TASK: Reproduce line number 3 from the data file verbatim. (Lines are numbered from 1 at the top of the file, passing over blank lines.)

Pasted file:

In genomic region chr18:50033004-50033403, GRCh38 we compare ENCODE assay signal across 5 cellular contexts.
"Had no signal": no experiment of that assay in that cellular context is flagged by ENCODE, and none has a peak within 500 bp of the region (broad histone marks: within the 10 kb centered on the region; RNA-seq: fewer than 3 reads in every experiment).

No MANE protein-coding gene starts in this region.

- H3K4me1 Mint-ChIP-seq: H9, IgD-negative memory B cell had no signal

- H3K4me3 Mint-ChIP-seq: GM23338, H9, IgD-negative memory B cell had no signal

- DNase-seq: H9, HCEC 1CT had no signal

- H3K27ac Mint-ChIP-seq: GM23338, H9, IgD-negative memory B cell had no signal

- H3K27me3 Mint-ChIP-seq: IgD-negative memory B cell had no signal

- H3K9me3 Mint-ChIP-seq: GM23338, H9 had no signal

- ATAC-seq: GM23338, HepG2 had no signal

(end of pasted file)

No MANE protein-coding gene starts in this region.